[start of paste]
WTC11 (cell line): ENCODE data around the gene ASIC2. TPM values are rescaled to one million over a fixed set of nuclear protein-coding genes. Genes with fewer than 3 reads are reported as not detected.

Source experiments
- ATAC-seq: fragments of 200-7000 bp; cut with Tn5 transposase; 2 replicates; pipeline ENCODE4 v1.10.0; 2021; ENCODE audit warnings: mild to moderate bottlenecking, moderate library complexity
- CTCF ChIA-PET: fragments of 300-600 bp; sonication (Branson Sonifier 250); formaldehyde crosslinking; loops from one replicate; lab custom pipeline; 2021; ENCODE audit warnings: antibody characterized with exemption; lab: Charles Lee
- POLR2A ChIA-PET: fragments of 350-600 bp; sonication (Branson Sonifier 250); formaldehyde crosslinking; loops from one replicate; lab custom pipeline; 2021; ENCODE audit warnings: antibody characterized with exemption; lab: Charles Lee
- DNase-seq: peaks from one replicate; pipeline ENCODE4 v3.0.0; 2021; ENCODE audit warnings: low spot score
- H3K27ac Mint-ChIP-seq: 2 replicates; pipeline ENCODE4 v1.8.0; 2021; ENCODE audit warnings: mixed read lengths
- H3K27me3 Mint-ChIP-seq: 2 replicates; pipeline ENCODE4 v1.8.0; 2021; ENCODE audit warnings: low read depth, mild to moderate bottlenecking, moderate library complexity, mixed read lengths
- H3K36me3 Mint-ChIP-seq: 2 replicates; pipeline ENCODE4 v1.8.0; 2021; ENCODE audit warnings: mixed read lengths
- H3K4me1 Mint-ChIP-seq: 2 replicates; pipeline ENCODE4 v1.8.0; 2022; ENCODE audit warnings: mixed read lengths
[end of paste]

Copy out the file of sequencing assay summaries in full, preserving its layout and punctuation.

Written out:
WTC11 (cell line): ENCODE data around the gene ASIC2. TPM values are rescaled to one million over a fixed set of nuclear protein-coding genes. Genes with fewer than 3 reads are reported as not detected.

Source experiments
- ATAC-seq: fragments of 200-7000 bp; cut with Tn5 transposase; 2 replicates; pipeline ENCODE4 v1.10.0; 2021; ENCODE audit warnings: mild to moderate bottlenecking, moderate library complexity
- CTCF ChIA-PET: fragments of 300-600 bp; sonication (Branson Sonifier 250); formaldehyde crosslinking; loops from one replicate; lab custom pipeline; 2021; ENCODE audit warnings: antibody characterized with exemption; lab: Charles Lee
- POLR2A ChIA-PET: fragments of 350-600 bp; sonication (Branson Sonifier 250); formaldehyde crosslinking; loops from one replicate; lab custom pipeline; 2021; ENCODE audit warnings: antibody characterized with exemption; lab: Charles Lee
- DNase-seq: peaks from one replicate; pipeline ENCODE4 v3.0.0; 2021; ENCODE audit warnings: low spot score
- H3K27ac Mint-ChIP-seq: 2 replicates; pipeline ENCODE4 v1.8.0; 2021; ENCODE audit warnings: mixed read lengths
- H3K27me3 Mint-ChIP-seq: 2 replicates; pipeline ENCODE4 v1.8.0; 2021; ENCODE audit warnings: low read depth, mild to moderate bottlenecking, moderate library complexity, mixed read lengths
- H3K36me3 Mint-ChIP-seq: 2 replicates; pipeline ENCODE4 v1.8.0; 2021; ENCODE audit warnings: mixed read lengths
- H3K4me1 Mint-ChIP-seq: 2 replicates; pipeline ENCODE4 v1.8.0; 2022; ENCODE audit warnings: mixed read lengths